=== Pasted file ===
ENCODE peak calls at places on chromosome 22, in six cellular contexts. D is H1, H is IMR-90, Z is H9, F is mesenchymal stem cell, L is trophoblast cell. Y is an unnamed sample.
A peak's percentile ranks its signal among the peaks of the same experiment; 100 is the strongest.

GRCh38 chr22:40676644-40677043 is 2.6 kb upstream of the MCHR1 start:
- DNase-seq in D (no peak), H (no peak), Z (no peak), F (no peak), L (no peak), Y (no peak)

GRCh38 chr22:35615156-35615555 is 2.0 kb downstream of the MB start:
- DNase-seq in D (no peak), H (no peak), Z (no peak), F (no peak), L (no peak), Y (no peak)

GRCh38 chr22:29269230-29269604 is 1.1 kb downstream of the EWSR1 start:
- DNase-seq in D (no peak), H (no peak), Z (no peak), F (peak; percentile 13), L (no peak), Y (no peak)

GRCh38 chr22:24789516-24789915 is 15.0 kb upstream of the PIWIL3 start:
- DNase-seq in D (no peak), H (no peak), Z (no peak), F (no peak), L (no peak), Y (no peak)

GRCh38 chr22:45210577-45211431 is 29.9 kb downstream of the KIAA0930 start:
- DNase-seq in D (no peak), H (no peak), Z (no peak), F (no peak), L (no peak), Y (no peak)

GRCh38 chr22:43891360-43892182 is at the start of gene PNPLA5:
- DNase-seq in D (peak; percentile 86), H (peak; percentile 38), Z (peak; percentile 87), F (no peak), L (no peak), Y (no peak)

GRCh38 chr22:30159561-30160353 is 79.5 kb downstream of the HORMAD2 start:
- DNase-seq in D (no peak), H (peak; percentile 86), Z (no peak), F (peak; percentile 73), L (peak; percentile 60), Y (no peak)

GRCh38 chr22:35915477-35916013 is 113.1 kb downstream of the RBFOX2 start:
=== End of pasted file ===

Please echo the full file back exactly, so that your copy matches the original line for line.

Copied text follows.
ENCODE peak calls at places on chromosome 22, in six cellular contexts. D is H1, H is IMR-90, Z is H9, F is mesenchymal stem cell, L is trophoblast cell. Y is an unnamed sample.
A peak's percentile ranks its signal among the peaks of the same experiment; 100 is the strongest.

GRCh38 chr22:40676644-40677043 is 2.6 kb upstream of the MCHR1 start:
- DNase-seq in D (no peak), H (no peak), Z (no peak), F (no peak), L (no peak), Y (no peak)

GRCh38 chr22:35615156-35615555 is 2.0 kb downstream of the MB start:
- DNase-seq in D (no peak), H (no peak), Z (no peak), F (no peak), L (no peak), Y (no peak)

GRCh38 chr22:29269230-29269604 is 1.1 kb downstream of the EWSR1 start:
- DNase-seq in D (no peak), H (no peak), Z (no peak), F (peak; percentile 13), L (no peak), Y (no peak)

GRCh38 chr22:24789516-24789915 is 15.0 kb upstream of the PIWIL3 start:
- DNase-seq in D (no peak), H (no peak), Z (no peak), F (no peak), L (no peak), Y (no peak)

GRCh38 chr22:45210577-45211431 is 29.9 kb downstream of the KIAA0930 start:
- DNase-seq in D (no peak), H (no peak), Z (no peak), F (no peak), L (no peak), Y (no peak)

GRCh38 chr22:43891360-43892182 is at the start of gene PNPLA5:
- DNase-seq in D (peak; percentile 86), H (peak; percentile 38), Z (peak; percentile 87), F (no peak), L (no peak), Y (no peak)

GRCh38 chr22:30159561-30160353 is 79.5 kb downstream of the HORMAD2 start:
- DNase-seq in D (no peak), H (peak; percentile 86), Z (no peak), F (peak; percentile 73), L (peak; percentile 60), Y (no peak)

GRCh38 chr22:35915477-35916013 is 113.1 kb downstream of the RBFOX2 start: